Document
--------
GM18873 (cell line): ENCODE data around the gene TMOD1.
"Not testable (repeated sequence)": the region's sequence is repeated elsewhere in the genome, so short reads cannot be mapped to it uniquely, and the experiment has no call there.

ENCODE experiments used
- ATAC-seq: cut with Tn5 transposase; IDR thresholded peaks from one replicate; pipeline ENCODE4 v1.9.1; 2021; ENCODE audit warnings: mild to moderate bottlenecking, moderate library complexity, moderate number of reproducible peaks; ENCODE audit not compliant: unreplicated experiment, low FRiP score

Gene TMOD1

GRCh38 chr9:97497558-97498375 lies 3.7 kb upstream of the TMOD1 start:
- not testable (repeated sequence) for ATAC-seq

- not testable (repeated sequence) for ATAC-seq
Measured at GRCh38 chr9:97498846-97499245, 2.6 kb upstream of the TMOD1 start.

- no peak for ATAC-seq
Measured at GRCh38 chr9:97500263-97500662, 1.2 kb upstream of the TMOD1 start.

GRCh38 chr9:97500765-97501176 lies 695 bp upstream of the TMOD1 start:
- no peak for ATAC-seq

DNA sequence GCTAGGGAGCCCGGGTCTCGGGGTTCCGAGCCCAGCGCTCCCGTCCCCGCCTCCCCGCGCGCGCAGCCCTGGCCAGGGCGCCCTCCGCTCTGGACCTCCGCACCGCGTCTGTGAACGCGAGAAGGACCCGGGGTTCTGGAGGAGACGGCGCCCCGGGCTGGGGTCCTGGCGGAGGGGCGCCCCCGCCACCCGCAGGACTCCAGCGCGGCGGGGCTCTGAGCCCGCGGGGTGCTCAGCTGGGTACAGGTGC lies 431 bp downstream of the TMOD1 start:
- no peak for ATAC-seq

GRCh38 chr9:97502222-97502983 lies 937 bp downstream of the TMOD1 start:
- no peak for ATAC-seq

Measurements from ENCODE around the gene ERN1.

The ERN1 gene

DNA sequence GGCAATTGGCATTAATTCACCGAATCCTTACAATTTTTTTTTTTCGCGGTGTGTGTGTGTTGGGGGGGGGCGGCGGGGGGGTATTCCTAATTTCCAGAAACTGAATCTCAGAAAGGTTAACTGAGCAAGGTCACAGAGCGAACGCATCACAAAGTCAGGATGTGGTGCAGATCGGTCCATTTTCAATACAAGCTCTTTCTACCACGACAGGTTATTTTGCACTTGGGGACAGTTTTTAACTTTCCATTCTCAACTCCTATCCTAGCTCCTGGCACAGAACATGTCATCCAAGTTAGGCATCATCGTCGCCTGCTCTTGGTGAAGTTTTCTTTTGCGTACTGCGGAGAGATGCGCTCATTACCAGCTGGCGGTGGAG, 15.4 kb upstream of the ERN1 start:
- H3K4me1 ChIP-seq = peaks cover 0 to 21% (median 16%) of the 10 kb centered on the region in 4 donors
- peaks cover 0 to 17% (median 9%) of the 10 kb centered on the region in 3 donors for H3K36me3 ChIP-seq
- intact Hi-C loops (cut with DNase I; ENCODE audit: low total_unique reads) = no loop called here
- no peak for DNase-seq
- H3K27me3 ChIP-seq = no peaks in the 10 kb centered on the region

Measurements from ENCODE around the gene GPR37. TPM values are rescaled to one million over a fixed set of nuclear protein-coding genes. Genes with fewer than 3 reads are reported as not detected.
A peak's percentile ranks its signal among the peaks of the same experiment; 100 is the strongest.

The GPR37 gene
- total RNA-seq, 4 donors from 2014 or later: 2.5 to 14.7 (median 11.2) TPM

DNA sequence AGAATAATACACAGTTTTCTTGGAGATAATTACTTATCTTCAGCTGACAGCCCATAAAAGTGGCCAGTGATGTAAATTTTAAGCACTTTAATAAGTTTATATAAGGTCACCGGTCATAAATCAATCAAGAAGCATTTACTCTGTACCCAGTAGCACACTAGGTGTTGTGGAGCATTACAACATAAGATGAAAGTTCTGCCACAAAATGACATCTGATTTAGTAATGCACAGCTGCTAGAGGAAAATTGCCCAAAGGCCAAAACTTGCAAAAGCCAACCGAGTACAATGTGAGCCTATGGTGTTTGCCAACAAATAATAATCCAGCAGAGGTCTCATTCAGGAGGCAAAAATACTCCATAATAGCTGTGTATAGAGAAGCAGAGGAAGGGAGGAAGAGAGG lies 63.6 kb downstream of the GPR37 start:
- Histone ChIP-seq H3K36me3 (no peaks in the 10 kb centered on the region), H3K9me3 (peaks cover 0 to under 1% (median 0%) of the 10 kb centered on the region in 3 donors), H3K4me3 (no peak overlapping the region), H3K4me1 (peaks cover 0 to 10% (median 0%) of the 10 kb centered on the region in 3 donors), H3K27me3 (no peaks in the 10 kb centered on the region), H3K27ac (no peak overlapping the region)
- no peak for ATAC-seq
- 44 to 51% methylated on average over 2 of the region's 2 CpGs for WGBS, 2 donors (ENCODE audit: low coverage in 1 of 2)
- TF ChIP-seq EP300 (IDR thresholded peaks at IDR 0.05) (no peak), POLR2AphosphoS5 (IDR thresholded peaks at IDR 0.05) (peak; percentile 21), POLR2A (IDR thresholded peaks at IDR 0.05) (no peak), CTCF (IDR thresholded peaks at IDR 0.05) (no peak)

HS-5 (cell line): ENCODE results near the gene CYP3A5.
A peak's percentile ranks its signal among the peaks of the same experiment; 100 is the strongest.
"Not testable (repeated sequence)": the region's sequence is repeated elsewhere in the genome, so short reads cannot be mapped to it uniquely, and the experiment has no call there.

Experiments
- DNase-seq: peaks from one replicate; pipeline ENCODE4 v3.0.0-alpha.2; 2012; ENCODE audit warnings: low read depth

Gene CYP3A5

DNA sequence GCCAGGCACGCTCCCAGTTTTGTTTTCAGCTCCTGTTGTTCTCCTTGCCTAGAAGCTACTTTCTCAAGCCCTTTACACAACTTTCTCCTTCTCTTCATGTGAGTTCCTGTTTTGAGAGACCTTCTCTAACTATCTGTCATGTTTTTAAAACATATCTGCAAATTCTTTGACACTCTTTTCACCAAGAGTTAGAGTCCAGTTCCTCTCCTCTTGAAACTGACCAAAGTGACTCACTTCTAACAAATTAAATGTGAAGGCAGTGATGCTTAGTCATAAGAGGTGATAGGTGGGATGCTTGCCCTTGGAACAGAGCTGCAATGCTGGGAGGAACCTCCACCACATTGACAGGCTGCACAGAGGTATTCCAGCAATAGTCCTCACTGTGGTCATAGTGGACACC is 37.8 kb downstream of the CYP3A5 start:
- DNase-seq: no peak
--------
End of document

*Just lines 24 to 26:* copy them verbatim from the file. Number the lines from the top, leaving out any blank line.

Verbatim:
- no peak for DNase-seq
- H3K27me3 ChIP-seq = no peaks in the 10 kb centered on the region

Measurements from ENCODE around the gene GPR37. TPM values are rescaled to one million over a fixed set of nuclear protein-coding genes. Genes with fewer than 3 reads are reported as not detected.